I hope you all had a great and Happy Easter! My husband and I have just returned home from spending Easter at his mother's home. Here, in the Czech Republic, Easter is celebrated on both Sunday and Monday. Monday was a holiday here--most everything is closed for business on that day. It was pretty cold here, too...with snow and freezing rain in many parts of the country! We were all bundled up on the way to and from church...I looked like Nanook of the North with my furred hood on!
On our way out of church, on Easter Monday, we were met directly outside the church door by a group of young guys who were ready to beat we women with the pomlázkas! There must have been about 5 young men waiting for us!! My husband thought this was great...and he got outside before his mother and I, and then watched us get a "beating" from those guys! It was all done in fun, though one of those young guys was a bit too enthusiastic about beating us! When it was done, I gave them some small coins and they were happy!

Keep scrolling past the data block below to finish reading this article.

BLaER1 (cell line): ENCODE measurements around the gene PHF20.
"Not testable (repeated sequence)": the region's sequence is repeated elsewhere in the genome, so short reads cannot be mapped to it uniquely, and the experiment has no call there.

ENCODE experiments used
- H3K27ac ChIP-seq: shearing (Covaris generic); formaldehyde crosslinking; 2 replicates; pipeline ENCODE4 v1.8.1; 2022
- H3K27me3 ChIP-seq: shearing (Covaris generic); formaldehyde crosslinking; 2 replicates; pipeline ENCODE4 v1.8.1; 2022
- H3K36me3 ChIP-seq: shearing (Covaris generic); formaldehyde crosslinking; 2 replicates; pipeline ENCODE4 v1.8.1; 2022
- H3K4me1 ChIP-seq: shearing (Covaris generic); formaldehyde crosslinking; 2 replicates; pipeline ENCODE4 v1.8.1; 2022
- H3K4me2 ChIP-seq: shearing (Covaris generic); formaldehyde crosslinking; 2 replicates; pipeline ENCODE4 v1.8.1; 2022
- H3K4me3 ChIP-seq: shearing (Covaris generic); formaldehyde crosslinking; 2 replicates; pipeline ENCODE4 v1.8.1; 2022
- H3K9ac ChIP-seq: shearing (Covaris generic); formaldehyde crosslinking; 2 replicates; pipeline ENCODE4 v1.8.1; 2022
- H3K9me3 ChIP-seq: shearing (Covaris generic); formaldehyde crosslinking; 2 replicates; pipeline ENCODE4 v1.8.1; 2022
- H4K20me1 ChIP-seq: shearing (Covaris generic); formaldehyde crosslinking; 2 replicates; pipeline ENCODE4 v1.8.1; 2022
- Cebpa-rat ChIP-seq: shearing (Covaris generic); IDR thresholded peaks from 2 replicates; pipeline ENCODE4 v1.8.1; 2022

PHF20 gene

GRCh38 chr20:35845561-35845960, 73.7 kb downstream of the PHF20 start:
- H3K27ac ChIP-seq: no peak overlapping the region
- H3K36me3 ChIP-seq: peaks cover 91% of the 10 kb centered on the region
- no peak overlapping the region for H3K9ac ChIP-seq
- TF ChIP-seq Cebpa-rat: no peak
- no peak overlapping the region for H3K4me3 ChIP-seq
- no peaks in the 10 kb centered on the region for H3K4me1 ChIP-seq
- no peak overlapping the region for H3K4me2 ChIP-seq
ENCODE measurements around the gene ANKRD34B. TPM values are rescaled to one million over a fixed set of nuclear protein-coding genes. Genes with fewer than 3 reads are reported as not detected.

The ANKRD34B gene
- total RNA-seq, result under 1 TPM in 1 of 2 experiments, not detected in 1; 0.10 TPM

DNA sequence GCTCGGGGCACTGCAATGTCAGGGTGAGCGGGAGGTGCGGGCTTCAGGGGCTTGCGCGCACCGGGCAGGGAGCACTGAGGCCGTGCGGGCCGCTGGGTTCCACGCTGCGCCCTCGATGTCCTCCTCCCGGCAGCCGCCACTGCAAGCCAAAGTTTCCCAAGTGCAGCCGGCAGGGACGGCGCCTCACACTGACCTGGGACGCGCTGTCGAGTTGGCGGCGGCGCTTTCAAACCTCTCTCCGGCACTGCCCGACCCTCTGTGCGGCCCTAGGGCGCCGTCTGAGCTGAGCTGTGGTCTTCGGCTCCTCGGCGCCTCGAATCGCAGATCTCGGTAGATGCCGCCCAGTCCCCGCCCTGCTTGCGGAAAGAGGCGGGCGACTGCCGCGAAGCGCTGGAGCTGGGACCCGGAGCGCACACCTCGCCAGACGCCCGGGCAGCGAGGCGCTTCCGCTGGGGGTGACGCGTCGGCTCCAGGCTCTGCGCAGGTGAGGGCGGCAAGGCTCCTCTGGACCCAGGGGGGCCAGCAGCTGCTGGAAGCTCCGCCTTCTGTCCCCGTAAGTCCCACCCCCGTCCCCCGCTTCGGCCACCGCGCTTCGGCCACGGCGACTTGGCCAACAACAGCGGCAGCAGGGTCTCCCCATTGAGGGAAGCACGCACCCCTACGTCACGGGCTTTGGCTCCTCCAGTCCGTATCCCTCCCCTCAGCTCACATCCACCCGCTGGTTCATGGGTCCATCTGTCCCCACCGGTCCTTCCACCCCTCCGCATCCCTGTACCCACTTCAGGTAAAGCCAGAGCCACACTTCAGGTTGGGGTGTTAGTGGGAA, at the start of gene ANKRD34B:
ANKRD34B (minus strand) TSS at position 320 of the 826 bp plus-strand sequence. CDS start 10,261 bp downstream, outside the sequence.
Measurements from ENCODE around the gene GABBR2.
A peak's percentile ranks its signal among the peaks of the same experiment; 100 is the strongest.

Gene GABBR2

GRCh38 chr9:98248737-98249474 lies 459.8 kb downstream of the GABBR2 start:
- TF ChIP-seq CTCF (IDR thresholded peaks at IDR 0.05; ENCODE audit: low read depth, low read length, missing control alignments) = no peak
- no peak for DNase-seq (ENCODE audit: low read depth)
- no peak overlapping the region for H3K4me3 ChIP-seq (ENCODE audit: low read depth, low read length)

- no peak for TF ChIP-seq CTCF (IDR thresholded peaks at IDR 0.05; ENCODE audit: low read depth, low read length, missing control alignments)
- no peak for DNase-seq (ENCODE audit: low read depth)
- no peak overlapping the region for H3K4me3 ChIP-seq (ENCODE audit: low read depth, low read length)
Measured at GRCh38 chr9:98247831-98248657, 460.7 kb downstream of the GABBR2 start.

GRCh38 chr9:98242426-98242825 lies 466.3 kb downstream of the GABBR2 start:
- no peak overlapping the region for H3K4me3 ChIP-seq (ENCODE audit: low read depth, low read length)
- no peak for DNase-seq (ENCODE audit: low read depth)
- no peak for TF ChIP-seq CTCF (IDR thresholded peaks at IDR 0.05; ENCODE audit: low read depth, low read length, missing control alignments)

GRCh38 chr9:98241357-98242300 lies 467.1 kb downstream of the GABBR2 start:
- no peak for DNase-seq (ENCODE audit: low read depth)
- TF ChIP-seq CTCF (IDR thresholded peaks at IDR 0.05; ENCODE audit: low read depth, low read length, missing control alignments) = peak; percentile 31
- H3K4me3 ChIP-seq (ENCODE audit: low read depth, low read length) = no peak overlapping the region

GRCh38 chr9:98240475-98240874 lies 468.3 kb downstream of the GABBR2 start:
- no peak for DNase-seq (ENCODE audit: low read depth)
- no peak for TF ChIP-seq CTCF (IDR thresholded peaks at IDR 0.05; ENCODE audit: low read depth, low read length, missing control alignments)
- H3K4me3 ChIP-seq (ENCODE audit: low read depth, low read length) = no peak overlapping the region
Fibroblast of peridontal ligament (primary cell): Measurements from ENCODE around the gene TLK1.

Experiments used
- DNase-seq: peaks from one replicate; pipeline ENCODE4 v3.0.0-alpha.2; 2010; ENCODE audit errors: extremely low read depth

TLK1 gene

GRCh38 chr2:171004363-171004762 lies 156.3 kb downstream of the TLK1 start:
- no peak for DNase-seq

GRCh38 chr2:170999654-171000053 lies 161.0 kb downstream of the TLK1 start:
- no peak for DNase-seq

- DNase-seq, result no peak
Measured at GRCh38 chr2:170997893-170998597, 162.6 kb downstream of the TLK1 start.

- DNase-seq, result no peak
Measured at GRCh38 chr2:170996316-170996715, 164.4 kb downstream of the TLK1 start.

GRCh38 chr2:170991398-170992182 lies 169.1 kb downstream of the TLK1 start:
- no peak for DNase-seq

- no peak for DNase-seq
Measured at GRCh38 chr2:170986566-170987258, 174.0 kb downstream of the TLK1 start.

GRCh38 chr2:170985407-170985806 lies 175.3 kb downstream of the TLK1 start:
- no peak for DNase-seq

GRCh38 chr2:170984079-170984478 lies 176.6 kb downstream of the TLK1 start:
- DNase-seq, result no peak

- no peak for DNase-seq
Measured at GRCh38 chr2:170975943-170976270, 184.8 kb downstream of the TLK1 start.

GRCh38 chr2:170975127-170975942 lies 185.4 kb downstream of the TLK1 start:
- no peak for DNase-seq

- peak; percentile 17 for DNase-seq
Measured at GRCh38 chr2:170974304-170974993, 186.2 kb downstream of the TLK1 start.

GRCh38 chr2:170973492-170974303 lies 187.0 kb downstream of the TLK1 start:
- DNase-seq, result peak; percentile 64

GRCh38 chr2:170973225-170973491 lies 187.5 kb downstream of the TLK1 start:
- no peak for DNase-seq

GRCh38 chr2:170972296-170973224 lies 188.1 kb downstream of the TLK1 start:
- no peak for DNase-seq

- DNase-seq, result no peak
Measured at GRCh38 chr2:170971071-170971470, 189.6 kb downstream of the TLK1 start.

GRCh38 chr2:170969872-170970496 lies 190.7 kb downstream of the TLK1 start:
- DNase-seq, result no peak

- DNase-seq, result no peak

While we were walking home, we saw similar groups of young guys going around with noise makers, baskets (for gathering their rewards for beating the ladies), and pomlázkas. They were all laughing and having great fun while the women and girls were trying to get away from a beating. It's quite a sight and is pretty fun.
Another Easter symbol and tradition is the baked lamb, called beránek, in Czech. The lamb is widely used as a symbol of new life and Spring, but is also well-known as a symbol for Christ--the Lamb of God. In the past, an actual lamb was roasted and eaten as part of the main meal on Easter. But nowadays, most families opt for a baked lamb--one that is really a cake. It's possible to buy the cake mold in a kitchen/pots and pans type of store. You can also buy a baked lamb at a bakery or sweet shop. They are cute, but their eyes are a little bit scary...they have white eyeballs, with a small brown pupil. The lamb ends up having a bit of a crazed look! Still, they are cute...and very good to eat.
It is amazing to be learning about these (new for me) Czech traditions. It is also meaningful for me as part of my family heritage is also Czech and Slovak. It is interesting to see how much or what has been passed down in my family from those who came to the US from the "old country." I am very much enjoying the adventure of living in this new "old country" called the Czech Republic...and learning about my own heritage in the process.
Well, that's all for now...have a great day!
(c) 2008 by czechoffthebeatenpath